What Is Alternative Fuel?

The main purpose of fuel is to give out energy, normally in the form of heat, to run engines or heat buildings. Conventional fuels generally include fossil fuels such as petroleum, coal, propane, and natural gas. Uranium which is a naturally occurring material is also considered a conventional fuel. Alternative fuels are those materials or substances that can take the place of conventional fuels and be used for the same purpose in engines or other purposes. The best known alternative fuels that are in wide use today are biodiesel, bio-alcohol such as methanol, ethanol or butanol. Methane and natural gas that are produced by using sources that are non-fossil, hydrogen, stored electricity in the form of batteries and fuel cells, vegetable oil and various other biomass sources are also considered as alternative fuel.

The need for alternative fuel sources was largely felt due to environmental, economic and geopolitical reasons. Burning of fossil fuels gives rise to greenhouse gases that greatly contribute to global warming, and this awareness has led to trying to find alternative fuel sources that do not produce so much of greenhouse gas while maintaining the required efficiency.

The limited reserves of oil available in the world have led to increase in prices and for purposes of economy other sources that can replace petroleum have been developed so that the high prices of petroleum do not force countries into an economic crisis.

Oil reserves are the biggest in the Middle East, and the extremely fragile nature of the politics in that region, has forced other countries to look for alternative fuel sources so that any conflicts or political happenings in that area which will almost affect the supply of oil, do not affect the consuming countries to that extent.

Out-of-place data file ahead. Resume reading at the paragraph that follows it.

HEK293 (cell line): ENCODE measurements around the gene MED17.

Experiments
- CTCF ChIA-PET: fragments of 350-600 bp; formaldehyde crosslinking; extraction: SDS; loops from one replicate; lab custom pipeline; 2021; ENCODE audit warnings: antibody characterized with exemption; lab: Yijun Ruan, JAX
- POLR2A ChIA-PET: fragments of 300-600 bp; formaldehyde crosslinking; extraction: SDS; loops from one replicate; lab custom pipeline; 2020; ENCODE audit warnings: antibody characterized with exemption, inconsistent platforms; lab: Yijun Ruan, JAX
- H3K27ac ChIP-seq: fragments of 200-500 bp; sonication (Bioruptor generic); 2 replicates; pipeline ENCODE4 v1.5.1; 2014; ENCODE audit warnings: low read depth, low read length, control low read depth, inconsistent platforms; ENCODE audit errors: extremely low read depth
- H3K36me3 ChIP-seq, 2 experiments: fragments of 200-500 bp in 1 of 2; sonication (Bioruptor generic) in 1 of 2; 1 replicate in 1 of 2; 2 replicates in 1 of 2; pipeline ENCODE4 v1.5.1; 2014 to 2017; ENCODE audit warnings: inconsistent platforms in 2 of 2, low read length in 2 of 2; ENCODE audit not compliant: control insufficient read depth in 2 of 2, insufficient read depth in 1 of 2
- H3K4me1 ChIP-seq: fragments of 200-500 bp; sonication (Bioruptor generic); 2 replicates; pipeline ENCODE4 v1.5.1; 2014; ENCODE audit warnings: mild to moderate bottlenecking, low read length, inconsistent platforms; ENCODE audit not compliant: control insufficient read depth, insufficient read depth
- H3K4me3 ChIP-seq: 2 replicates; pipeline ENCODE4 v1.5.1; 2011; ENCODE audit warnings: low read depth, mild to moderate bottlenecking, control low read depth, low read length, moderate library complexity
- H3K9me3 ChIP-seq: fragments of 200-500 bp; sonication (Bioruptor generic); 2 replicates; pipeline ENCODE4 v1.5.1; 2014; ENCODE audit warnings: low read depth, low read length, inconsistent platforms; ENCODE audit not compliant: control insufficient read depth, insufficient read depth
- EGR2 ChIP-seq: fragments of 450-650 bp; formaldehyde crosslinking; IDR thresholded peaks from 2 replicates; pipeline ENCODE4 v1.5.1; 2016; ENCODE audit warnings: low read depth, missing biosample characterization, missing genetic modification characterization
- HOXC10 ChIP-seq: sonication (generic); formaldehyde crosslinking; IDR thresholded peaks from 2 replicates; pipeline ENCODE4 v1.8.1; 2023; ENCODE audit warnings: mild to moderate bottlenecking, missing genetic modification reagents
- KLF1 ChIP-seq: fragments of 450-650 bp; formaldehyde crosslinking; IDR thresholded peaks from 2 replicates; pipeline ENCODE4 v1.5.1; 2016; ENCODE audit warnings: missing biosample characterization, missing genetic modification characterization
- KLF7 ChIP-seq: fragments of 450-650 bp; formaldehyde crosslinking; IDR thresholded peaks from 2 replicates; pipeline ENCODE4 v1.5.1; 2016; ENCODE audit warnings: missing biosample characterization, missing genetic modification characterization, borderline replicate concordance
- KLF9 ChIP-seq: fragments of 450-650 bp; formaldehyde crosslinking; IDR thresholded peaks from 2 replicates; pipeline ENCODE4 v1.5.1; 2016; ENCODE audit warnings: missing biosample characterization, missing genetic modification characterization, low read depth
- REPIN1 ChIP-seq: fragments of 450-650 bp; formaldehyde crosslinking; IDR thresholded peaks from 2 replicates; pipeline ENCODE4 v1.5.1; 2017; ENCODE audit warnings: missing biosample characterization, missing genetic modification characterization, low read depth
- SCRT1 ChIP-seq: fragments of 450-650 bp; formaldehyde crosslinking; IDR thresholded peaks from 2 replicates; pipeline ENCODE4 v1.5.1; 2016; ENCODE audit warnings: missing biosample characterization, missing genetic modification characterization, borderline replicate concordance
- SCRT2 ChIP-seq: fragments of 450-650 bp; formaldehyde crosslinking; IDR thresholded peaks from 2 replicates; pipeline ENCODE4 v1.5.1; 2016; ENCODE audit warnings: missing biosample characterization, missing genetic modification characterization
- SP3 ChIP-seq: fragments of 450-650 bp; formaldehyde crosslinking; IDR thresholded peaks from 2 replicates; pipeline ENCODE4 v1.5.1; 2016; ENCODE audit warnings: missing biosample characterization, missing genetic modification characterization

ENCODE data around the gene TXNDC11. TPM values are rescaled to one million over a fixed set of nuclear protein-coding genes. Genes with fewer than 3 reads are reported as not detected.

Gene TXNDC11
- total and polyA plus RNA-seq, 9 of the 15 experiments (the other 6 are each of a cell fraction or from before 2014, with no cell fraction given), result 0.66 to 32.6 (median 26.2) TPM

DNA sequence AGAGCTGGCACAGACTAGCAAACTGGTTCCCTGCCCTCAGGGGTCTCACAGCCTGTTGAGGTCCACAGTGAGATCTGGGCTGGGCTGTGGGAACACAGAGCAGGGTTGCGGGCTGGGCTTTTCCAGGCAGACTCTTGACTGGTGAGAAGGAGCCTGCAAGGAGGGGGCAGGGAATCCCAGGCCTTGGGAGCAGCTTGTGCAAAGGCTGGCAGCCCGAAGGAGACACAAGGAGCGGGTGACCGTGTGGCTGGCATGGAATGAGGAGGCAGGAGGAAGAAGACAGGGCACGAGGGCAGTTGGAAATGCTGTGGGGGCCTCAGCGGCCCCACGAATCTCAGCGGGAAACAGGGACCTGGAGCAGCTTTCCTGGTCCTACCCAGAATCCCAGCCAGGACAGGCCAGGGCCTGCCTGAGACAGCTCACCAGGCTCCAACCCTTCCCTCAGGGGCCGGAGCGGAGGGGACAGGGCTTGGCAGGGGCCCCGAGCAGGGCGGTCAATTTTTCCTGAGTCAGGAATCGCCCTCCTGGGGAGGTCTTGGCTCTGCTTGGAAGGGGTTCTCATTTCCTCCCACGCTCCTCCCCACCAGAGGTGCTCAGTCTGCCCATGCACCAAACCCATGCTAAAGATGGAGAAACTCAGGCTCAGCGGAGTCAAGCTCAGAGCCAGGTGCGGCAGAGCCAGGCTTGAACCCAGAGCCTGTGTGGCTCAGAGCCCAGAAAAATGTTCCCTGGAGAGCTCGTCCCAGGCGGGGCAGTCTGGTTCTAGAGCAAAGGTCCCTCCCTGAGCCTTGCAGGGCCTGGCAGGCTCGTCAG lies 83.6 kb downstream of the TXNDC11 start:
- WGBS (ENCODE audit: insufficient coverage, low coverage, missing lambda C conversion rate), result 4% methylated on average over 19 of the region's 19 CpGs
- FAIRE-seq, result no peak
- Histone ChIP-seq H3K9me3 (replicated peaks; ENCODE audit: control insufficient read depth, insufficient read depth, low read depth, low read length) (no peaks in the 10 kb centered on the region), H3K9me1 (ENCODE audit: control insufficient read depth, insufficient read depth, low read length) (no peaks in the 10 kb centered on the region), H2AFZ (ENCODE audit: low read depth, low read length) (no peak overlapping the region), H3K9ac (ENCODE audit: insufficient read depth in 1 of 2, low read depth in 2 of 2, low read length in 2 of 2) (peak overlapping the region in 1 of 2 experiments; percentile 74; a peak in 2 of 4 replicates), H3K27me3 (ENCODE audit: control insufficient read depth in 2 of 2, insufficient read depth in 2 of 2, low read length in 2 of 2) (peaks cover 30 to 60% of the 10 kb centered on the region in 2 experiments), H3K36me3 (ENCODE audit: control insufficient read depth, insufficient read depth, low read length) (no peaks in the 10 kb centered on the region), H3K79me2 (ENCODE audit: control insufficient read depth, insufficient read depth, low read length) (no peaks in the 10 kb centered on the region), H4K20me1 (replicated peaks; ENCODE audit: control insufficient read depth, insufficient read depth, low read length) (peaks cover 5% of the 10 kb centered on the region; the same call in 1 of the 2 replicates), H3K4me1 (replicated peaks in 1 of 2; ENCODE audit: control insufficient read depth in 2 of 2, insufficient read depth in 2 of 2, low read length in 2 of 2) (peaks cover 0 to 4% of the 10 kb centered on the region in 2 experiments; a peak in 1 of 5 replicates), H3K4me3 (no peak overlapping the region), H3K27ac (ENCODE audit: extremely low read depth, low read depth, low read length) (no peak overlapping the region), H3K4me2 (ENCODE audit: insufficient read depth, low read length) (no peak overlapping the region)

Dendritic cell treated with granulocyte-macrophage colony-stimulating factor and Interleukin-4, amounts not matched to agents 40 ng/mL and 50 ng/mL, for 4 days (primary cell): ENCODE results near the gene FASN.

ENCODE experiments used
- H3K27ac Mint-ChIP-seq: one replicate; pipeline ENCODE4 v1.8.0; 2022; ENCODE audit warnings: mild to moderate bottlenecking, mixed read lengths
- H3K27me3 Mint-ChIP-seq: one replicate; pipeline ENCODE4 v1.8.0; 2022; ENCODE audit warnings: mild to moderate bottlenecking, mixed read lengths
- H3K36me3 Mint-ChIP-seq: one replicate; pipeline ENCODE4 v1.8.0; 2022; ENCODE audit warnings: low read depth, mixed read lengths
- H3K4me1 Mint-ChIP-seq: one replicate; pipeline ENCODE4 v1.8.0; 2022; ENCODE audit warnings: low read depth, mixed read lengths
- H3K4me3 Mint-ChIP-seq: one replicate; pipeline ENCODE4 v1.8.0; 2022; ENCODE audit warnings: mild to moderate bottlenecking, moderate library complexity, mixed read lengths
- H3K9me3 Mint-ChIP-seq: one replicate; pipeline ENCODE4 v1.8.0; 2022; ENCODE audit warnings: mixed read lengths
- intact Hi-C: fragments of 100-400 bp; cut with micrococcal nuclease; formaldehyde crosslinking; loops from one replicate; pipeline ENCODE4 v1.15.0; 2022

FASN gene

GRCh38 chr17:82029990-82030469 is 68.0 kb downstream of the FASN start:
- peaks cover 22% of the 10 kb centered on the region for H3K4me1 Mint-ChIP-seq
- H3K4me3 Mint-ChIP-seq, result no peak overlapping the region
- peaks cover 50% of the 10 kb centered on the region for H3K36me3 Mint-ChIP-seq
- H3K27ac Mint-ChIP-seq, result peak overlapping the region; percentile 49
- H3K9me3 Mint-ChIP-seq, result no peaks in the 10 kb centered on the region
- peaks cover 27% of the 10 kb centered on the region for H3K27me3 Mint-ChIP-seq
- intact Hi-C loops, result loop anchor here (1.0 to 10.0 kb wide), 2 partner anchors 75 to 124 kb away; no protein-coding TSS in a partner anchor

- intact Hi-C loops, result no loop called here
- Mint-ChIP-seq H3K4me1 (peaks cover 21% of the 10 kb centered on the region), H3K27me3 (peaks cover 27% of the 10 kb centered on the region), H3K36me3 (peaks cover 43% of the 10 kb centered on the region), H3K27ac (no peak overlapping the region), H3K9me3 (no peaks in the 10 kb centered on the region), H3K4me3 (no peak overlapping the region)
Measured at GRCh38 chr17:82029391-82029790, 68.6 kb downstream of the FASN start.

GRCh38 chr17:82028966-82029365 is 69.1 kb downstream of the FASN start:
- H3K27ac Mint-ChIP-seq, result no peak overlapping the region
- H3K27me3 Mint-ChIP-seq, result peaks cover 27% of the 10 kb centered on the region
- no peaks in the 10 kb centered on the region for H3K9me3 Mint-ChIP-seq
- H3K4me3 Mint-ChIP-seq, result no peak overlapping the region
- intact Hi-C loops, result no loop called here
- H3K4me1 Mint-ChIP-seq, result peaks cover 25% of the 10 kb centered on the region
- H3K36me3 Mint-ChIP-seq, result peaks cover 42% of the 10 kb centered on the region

In America, tax payers can claim rebates if they use alternative fuels. A fuel that contains more than 85% of ethanol, natural gas that is compressed or in liquefied form, hydrogen, or any petroleum product that contains at least 20% of biodiesel are all considered as alternative fuels for purposes of qualification for this tax rebate.

There are however, other effects of the production of alternative fuels like ethanol have had. The large diversion of corn which is used to make ethanol has led to a drastic increase in prices of corn as this has caused shortages in the market and other users for corn have been affected.

A lot of research is nowadays being conducted to increase the availability of bio fuel from other plant sources that are not otherwise widely used for human or animal consumption. Various wild grasses and plants which can be grown on land that is otherwise not cultivable are being considered for this. Using the dead plant material and also other waste products to produce methane or even oil products which can serve as alternative fuel.

Hydrogen is considered the best of alternative fuels due to its high energy content and non polluting nature. But the production and storage of hydrogen has largely inhibited this and limited the use of hydrogen in a very limited manner.

Bio fuels using plant sources are considered as renewable energy sources and this advantage over fossil fuels, whose availability is limited to the reserves available below the earth's surface, make it the most promising of alternative fuels. The use of electricity as an alternative fuel is being limited by the requirement that batteries require to be charged at frequent intervals, and the limited range of batteries and their weight have led to a constraint in its use as alternative fuel.